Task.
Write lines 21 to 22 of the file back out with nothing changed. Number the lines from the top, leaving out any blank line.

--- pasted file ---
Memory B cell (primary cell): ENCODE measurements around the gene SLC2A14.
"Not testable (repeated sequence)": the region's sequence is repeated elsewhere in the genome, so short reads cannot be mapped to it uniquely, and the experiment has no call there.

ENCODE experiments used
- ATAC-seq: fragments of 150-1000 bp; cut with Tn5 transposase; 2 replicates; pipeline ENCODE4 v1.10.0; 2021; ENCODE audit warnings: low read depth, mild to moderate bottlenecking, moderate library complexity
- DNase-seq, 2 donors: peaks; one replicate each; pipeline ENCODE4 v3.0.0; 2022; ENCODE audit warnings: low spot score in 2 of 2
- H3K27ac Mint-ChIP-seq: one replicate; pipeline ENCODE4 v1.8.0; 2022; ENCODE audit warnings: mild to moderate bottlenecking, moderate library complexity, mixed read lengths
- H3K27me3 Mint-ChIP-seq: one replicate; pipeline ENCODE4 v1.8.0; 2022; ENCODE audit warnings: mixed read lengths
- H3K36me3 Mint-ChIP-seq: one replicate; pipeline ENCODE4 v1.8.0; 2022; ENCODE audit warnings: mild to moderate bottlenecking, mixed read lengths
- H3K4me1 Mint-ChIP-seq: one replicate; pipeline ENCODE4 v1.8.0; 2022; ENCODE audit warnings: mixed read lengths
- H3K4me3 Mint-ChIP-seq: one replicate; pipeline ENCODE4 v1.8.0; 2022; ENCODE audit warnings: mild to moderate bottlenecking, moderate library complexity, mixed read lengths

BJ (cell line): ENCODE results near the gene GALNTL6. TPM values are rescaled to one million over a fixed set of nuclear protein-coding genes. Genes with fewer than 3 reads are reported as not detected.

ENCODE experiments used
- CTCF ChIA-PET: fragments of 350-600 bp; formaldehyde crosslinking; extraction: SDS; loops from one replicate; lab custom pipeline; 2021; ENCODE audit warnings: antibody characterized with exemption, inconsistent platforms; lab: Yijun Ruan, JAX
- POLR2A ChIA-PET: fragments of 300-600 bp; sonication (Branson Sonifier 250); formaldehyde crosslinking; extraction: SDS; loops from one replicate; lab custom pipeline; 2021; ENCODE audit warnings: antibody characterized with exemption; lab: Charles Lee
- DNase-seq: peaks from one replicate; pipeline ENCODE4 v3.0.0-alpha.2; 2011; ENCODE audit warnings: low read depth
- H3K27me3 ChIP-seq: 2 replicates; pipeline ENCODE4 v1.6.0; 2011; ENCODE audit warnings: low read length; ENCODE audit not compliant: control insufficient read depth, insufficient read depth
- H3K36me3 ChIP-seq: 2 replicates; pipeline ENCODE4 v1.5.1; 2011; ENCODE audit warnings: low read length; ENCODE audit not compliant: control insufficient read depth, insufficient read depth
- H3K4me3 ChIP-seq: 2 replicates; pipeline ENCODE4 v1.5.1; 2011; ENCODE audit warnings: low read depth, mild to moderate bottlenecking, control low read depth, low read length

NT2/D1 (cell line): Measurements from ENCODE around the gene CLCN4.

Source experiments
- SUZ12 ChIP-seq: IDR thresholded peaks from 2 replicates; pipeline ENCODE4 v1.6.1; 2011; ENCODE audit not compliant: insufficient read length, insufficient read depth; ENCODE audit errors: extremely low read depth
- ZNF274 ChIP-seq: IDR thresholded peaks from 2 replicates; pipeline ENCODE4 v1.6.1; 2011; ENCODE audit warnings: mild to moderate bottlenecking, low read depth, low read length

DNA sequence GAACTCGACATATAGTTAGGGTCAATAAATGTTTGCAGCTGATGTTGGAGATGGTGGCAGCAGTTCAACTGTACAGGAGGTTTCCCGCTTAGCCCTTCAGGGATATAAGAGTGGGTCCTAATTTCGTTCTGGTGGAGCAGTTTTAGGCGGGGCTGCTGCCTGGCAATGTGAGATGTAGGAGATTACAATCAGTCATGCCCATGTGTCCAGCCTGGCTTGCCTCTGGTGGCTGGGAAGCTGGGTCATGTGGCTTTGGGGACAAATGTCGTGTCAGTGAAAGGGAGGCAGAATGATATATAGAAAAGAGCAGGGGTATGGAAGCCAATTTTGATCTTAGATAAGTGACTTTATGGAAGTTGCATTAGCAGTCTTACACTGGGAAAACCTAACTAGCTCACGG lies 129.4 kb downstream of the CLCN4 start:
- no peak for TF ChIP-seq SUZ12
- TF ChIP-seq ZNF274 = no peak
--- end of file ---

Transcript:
- SUZ12 ChIP-seq: IDR thresholded peaks from 2 replicates; pipeline ENCODE4 v1.6.1; 2011; ENCODE audit not compliant: insufficient read length, insufficient read depth; ENCODE audit errors: extremely low read depth
- ZNF274 ChIP-seq: IDR thresholded peaks from 2 replicates; pipeline ENCODE4 v1.6.1; 2011; ENCODE audit warnings: mild to moderate bottlenecking, low read depth, low read length